2005 Caymus Cabernet Sauvignon Napa Valley. This turned out to be the first in a series of 3 flights pairing the Caymus Cabernet from Napa Valley against the Don Melchor Cabernet from Chile. Of the three vintages of Caymus we tasted, this was the best—with each successive vintage getting less and less appealing. With regard to the wine at hand, I find it to possess a powerful nose loaded with sweet blueberry and mixed currant fruit aromas supported by more subtle bits of leather, aloe and white pepper. In the mouth, it’s very creamy and smoothly polished, with seamless, warm and giving sweet fruit and chocolate-mocha flavors to go with a pop of spicy toasted barrel accents. It’s modern-styled and highly-buffed, but I find it to be pure, effortless and easy to gulp in a lot of ways, too. Again, this was my favorite of the three vintages, though that's not saying much.
2005 Concha y Toro Cabernet Sauvignon Don Melchor Puente Alto Chile. The Don Melchor wines are consistently darker and a bit more serious in tone than the Caymus offerings. This one offers up aromas of limestone, black cherry, black raspberry and campfire smoke leading into a palate that’s a bit high in alcohol but loaded to the top with cranberry, red currant and rhubarb fruit supported by fudgy tannins. It’s big and ripe and offers pretty decent drinking other than the slightly off-putting alcohol content.
2006 Caymus Cabernet Sauvignon Napa Valley. The nose here harkens right back to the 2005, loaded with purple and blue fruit that’s sweet and forward and kissed by soft oak. In the mouth, it ratchets things up even more than the 2005, with super-sweet, very forward fruit in a bit of a candied package. It’s the essence of liquid cherry and black raspberry fruit and in general is bigger and more obvious than the 2005, both with the fruit and the wood. Still, it’s sleek and devoid of tannin and slips right down the palate, leaving behind a chocolaty after-taste. It’s maybe just short of garish, but I know a lot of folks there would disagree on that count—thinking it definitely over the top.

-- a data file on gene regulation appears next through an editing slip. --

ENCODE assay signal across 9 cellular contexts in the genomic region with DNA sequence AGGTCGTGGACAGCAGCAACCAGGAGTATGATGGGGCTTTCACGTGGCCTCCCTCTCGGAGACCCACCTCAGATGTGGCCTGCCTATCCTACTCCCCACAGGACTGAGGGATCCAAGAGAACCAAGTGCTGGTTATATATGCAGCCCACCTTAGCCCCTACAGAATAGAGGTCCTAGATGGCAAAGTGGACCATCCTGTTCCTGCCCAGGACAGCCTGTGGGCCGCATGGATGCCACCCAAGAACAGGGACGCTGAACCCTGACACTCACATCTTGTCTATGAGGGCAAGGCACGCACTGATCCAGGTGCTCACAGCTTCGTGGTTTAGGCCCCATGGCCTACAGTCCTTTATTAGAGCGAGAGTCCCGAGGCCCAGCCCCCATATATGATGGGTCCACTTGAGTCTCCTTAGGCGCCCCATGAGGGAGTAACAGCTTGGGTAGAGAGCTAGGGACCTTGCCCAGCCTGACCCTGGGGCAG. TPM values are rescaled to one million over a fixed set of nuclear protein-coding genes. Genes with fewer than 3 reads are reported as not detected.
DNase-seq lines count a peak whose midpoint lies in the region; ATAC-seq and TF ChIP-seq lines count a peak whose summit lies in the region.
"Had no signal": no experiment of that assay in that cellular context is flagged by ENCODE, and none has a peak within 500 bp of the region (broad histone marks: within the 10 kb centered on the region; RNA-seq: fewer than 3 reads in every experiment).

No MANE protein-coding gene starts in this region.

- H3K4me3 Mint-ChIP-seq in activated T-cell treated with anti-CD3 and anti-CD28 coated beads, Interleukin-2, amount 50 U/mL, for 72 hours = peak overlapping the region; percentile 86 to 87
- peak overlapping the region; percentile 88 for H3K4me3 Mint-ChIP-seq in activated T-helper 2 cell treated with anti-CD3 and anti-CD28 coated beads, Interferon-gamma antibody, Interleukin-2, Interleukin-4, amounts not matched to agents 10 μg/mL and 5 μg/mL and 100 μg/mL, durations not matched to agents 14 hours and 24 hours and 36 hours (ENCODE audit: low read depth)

2006 Concha y Toro Cabernet Sauvignon Don Melchor Puente Alto Chile. This is much darker, almost broodingly so on the nose—showing some taut and tight aromas of blackberry and black currant fruit and dark earth tones. In the mouth, I actually thought this was a more traditionally-styled California Cabernet. It’s smooth, a bit warm from elevated alcohol, but loaded with classic black currant fruit and fine earth notes. The tannins are finely-managed and the texture is smooth but wiry. I think this was probably my favorite of the Don Melchors.
2007 Caymus Cabernet Sauvignon Napa Valley. The nose here features a lot of camphor, sweet creosote and charcoal aromas riding atop a core of overt blackberry and blueberry fruit compote. In the mouth, it tastes like pure grape juice to me. It’s insanely sweet and totally off the charts with glycerin levels—making it seem almost sickly-sweet. It feels like there’s a lot of residual sugar in here and it’s made up of massively ripe fruit all around. I guess it’s a logical progression from the 2005 to the 2006 to this, but for me this has gone over the tipping point into cocktail wine in a big way. Brutal.